Golden key and puzzleIf you frequently find yourself acting out — drinking heavily, starting fights, having affairs, shaming or stonewalling others — or if your body feels perpetually on edge — clenched jaw, stiff body, tense neck — unexamined anger is the likely culprit. Unlike what you were taught growing up, anger isn’t a bad thing. While it may feel uncomfortable or even painful, anger is actually good for you.

By unlocking the benefits of anger you can learn a lot about who you are – your needs, your boundaries, and your values. Anger can provide you with knowledge about yourself that will help you to form closer bonds with others, increase intimacy with your partner, and to create a happier, more fulfilling life for yourself.

Before you can unlock the benefits of anger, it’s important to learn the difference between how you feel emotionally and physically when you’re angry and how you respond to those feelings. While your response to your anger can be destructive, the emotion itself is actually incredibly helpful when trying to form more intimate relationships.

When you experience and process your anger, rather than just react to it, you gain the self-awareness needed to identify its cause.

Was a need going unmet?

A boundary crossed?

This is the first step in turning what always felt like a negative emotion into a positive tool.

When you’re treated thoughtlessly, criticized, disrespected, or invalidated, or you feel abandoned or rejected, you may find yourself going into fight-or-flight mode. “Look out,” your body yells, “you’re being threatened!” To feel safe in the world means not having your physical and ego boundaries threatened and when they are, it’s natural for you to get angry. The clenched jaw, hot skin, affair, or heavy drinking may be the result of someone crossing a boundary you didn’t even know you had.

Instead of reacting to a threatened boundary in a destructive way, if you can sit with your anger and listen to it, it can tell you a lot.

Think back on the last time your anger was triggered. Ask yourself:

What was it that set me off?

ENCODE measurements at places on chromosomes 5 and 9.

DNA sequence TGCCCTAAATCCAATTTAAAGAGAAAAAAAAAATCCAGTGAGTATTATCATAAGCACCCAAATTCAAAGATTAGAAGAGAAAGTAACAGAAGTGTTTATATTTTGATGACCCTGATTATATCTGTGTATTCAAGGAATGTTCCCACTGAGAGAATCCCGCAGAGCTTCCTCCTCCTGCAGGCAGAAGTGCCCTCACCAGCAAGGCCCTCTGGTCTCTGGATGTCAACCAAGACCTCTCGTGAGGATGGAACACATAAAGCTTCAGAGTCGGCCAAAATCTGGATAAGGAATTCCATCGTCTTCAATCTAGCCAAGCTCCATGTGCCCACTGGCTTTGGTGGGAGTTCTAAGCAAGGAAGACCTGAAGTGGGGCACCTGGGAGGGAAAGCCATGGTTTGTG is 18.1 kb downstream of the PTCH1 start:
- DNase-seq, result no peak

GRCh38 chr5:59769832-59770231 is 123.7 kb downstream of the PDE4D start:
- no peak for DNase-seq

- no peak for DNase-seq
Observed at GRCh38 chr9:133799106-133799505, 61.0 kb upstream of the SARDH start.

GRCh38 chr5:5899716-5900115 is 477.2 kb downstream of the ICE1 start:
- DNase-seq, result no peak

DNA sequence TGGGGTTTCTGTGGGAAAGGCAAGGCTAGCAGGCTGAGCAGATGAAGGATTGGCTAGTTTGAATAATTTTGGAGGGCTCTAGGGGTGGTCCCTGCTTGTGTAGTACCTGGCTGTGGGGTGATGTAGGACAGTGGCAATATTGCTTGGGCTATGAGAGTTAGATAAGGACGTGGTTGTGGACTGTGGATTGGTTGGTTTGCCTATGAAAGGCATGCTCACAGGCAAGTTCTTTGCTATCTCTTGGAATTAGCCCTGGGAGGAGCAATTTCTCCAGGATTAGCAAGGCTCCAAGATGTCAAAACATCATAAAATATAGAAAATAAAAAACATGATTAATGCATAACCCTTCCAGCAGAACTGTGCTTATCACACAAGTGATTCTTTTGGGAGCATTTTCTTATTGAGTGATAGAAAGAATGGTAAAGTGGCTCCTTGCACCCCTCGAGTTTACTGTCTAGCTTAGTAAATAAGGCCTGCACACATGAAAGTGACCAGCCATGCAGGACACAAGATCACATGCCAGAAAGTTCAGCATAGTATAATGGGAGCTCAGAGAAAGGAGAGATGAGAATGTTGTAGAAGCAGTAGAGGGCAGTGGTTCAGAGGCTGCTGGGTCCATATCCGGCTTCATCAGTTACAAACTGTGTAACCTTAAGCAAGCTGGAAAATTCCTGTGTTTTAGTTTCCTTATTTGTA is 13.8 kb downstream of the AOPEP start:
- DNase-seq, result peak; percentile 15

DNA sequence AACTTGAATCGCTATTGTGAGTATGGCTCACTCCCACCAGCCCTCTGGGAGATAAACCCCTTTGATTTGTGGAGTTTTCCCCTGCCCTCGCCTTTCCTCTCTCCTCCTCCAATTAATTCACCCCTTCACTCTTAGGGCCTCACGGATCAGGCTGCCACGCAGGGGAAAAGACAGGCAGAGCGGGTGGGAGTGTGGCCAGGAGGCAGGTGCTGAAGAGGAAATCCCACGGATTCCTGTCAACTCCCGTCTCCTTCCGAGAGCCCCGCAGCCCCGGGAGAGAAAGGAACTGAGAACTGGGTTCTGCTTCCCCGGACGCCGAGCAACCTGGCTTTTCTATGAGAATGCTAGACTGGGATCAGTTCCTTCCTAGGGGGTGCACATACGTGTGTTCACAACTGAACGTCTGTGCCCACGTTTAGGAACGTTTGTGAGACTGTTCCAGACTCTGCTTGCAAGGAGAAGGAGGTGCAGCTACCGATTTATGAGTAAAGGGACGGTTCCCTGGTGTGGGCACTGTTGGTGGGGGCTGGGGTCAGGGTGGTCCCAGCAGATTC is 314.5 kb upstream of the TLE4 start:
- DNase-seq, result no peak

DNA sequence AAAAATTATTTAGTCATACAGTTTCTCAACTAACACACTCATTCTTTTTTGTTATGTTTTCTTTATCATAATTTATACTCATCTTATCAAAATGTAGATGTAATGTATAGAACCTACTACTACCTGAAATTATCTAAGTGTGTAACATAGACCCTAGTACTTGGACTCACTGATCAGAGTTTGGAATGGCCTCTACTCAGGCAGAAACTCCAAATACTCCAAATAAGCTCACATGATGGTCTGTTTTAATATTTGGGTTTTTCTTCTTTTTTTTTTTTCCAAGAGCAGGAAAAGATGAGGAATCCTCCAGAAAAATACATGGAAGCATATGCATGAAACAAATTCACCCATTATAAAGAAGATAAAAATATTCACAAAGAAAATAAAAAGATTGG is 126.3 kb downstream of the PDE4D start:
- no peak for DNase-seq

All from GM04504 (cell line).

Did I respond in a way that will help my relationship and me in the long run?

Does something need to change to better align my actions to what I truly want?

By answering these questions, you’ll learn more about your boundaries – what you can tolerate and what does and doesn’t feel good to you – and about yourself. When you know yourself better, your partner can know you better, too.

Some of the messages that anger delivers have to do with unmet needs. Your family or your partner may meet your basic physical needs ­— food, shelter, clothing — but if they don’t meet your emotional needs as well, your fight-or-flight urges and anger will be repeatedly triggered.

We all have the same basic emotional needs and they all begin with the letter A:






We are social creatures and we naturally form attachments to our families, friends, and partners. You rely on them to be interested in what you say and do, to care about your well-being, and to offer their support. You need them to meet your emotional needs and when they don’t, you feel angry. If you can identify which of your needs isn’t being met, you can help the other person meet it.

If you don’t identify your own boundaries, you can’t have them respected, and if you don’t identify your own needs, you can’t express them to others. Once you begin recognizing what triggers your anger and listening to what your anger is telling you, secure boundaries and fulfillment in your relationships and in your life will follow. The sum of unlocking the benefits of anger is engagement, the sense that you are connected to the people around you.